Text by Stacey Wilson '96
Photos by Ross Mulhausen
When we began the “Senior Moments” department in Arches last year, we hoped to give readers a sense of what Puget Sound students are like these days. Commencement for the Class of 2006 came up fast, though, and we realized that we had a lot more stories than time. So think of what follows as 10 minutes of “Senior Moments.”
The graduates here are not meant to be a representative sample of their class. They’re just some of the many, many people that professors and administrators and other students told us were busy doing interesting things. But they are a true reflection of where a liberal arts education can lead. Their ambitions and fears show us what we’ve probably known all along: that the UPS graduate is—regardless of background, major, future employment status, or student-loan balance—driven, motivated, overwhelmed, scared, capable, excited, tired, and worried, but most of all, ready for anything.
Jim Adams is a lucky guy—and not just because he’s going to Europe this summer and has a great job lined up with Hitachi Consulting in Seattle. Adams is likely the only student in UPS history to have lived on a boat for most of his undergraduate experience. Scuttling standard dorm-life after his freshman year, Adams, who grew up in tiny Angels Camp, Calif., bought a 28-foot Carver Mariner fixer-upper so he could “do some hands-on work in addition to all of the academic work at school.” Despite the calluses, it’s been a blast: He’s loved bobbing in the bay, studying near the Tacoma Museum of Glass, having friends over to watch the fireworks on the 4th of July, and eating the occasional freshly caught octopus. Adams managed to balance the seafaring life with a double major in Econ/BLP and a three-year internship working for campus facilities, during which he helped restructure the utilities accounting system, worked on year-end accruals, and made budget projections. Speaking of budget, Adams wants to know if any Arches readers have room in theirs for a nice 1982 cruiser with repaired water pumps, hoses, filters, and bilge pumps. “Yep, I’m selling the boat. All good things must end, I guess.”
Nicole Allen may be the youngest among these graduates—she just turned 21 in April—but she had a supremely wise approach to her UPS academic journey. The Wilton, Conn., native purposely chose a philosophy major and a math minor because “the two fields are more connected than most people think,” she says. “I like philosophy because it has no boundaries and looks at the subjects of every other major and evaluates the meaning. A physicist can tell me how the Earth revolves around the sun, but only a philosopher can (try) to tell me why.” Allen’s longtime passion for education led her to work as a coordinator for the Washington State Public Interest Research Group on its higher-education campaign, focusing on—an issue dear to all of our alumni hearts—the inadequacy of student aid for college students. Set to work for WashPIRG after graduation, Allen also plans to attend law school and maybe pursue politics someday, but in the meantime, is taking some time to grieve the death of her father, Eric Curt Allen, who lost a courageous battle with leukemia just two months before her graduation.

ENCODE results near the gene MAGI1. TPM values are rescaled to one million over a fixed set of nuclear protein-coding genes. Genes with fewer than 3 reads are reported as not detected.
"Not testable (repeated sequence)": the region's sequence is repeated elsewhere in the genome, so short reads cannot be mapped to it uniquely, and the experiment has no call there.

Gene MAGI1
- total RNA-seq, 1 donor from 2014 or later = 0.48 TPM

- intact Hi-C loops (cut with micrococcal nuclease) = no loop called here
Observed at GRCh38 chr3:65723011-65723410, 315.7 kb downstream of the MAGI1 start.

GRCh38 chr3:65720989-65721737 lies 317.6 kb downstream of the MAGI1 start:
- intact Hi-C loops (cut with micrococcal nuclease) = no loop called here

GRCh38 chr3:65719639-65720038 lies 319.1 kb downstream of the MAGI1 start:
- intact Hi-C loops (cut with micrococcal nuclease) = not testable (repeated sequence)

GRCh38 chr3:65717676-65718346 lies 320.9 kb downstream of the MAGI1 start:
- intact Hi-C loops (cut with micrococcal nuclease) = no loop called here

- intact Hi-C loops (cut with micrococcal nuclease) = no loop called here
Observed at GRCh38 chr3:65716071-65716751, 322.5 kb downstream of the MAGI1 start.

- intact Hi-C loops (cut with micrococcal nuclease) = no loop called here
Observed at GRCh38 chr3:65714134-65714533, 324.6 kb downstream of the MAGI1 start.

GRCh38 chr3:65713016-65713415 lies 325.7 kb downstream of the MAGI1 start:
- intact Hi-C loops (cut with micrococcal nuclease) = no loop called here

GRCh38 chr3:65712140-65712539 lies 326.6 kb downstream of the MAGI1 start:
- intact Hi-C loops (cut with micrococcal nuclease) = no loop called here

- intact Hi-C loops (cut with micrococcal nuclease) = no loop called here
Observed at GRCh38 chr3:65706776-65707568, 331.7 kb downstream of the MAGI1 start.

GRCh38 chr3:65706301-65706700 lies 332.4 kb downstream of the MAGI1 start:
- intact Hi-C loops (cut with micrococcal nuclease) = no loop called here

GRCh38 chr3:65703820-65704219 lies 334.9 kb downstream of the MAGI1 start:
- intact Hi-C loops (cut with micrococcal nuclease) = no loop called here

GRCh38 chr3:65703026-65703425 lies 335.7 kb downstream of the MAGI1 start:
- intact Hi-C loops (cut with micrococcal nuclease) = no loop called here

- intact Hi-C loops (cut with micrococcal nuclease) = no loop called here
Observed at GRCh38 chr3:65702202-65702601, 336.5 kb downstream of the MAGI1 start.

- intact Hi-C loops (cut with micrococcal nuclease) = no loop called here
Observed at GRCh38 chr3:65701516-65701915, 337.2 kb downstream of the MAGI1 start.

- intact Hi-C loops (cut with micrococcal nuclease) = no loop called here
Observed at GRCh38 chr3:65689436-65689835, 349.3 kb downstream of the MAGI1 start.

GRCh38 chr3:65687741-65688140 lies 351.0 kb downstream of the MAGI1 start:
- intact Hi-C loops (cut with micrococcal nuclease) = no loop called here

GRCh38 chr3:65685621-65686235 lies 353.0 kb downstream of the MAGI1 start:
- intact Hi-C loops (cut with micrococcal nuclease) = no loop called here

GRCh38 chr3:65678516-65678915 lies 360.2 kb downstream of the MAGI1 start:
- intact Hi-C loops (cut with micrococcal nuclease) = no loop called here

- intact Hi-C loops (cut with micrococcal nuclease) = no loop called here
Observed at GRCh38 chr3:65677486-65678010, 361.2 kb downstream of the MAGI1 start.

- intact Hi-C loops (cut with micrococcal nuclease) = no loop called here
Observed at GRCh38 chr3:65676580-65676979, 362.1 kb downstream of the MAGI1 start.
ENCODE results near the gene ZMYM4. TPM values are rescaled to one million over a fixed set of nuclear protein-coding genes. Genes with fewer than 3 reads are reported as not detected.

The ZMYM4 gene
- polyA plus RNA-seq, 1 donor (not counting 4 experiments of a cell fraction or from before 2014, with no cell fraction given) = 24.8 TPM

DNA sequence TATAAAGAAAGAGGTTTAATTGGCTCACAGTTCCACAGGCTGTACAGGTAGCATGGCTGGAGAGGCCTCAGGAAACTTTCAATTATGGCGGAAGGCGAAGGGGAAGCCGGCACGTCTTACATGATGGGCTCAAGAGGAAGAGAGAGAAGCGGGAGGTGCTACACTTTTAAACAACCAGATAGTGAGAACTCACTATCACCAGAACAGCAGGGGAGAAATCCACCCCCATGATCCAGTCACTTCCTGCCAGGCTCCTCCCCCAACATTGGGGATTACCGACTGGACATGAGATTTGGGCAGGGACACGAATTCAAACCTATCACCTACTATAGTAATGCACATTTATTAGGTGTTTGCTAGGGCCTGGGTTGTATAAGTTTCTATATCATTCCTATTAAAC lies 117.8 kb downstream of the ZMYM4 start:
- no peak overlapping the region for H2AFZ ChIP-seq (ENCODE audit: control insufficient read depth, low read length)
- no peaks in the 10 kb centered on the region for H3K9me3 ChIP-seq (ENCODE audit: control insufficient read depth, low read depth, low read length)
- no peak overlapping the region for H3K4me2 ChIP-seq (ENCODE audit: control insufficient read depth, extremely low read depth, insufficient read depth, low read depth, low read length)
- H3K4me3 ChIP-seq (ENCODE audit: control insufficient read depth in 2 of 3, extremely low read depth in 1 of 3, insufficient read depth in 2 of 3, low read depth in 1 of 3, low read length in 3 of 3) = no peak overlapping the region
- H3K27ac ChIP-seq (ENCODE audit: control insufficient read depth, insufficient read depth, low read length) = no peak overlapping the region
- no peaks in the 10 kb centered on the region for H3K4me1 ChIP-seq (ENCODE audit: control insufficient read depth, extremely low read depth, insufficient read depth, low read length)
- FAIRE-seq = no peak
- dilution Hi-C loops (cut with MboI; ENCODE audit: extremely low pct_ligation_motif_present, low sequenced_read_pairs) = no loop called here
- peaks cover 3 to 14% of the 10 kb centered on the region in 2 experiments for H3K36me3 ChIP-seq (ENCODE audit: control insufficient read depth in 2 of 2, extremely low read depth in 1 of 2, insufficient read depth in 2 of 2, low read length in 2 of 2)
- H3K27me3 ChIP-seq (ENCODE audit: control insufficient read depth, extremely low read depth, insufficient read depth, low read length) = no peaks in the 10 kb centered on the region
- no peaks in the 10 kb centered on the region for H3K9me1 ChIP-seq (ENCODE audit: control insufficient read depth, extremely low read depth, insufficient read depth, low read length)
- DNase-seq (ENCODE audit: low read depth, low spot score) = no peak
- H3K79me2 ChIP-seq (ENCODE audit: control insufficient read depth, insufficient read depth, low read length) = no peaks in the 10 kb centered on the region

Few college students have approached an “extracurricular activity” with as much zeal and commitment as Josh Anderson did with the UPS debate team. And it paid off—big time. The man from Bellingham, Wash., and his teammate Rachel Safran ’06 put UPS forensics on the map last March when they won the National Parliamentary Debate Association Championship (NPDA) at Oregon State University, creaming the competition on such light-hearted topics as “Safeguarding Private Pensions” and the “U.S.’s Possible Ties with Hammas.” Yikes. (For more on Anderson and Safran, see page 8.) Lest we think he knows it all, Anderson says he’s barely scratched the surface. “I’m actually more aware than ever of what I don’t know,” he says, “but, thankfully, I’m just as curious as I was freshman year.” This will serve him well as a Ph.D. candidate in government at Georgetown, which he’ll tackle after helping research a textbook for professors David Balaam and Mike Veseth ’72, instructing at UCLA’s debate camp this summer, and then (he hopes) teaching English at Xi’an University in China for a year. By the way, why is formal argumentation called “forensics” anyway? “Hmmm,” he says. “I have no idea. See? I told you I didn’t know everything.”
Don’t get him wrong: Playing basketball has been the highlight of Chase Curtiss’ time at UPS. But this two-time “Ben Cheney Male Athlete of the Year” isn’t going the way of other superstar athletes by clinging to his glory days. Life goes on. “It’s really nice to be done and focus on other things in my life,” says the California native. “Sports will always be part of my life; I hope to work with athletes in my career. But I learned, after one of my best friends died a few years ago, that family and living life to the fullest are the most important things.” Curtiss says he is “totally honored” to be playing guard on a U.S. National Team in Australia this summer. In July he’ll present his exercise science senior thesis about the science of basketball shoes to the International Society for Biomechanics in Sports in Austria. “I’d never be able to do any of this stuff if I’d gone to a different school,” he says. “The classes I’ve taken outside my major have been my favorites. I have absolutely no regrets about anything I did or didn’t do here. That’s a good feeling.”
You have to give props to anyone who can work “The Daily Show” into an honors thesis, especially when the honors thesis is about an obscure political theorist from Italy. “The show calls into question the methods used to gain the public’s willing consent around major international issues,” says Evans, an international political economy major. “I think it worked. But, yeah, I was definitely stretching a bit.” Hey, you can’t blame Evans for wanting to lighten up his senior year (which he says he has), considering he not only survived but enjoyed such vigorous honors courses as “Non-Euclidean Geometry.” The Eugene, Ore., native says he’s made some progress on not being the “huge worry wart” he was as a freshman and hopes he can, somehow, return to academia after having a few making-ends-meet jobs in Seattle, where he plans to live after graduation. “I really love school,” says Evans. “I can’t imagine just going off and living my life without pursuing intellectual work. I know I should expand my horizons first, but the academic world is appealing because I’d love to be paid to do what I already enjoy, which is think.”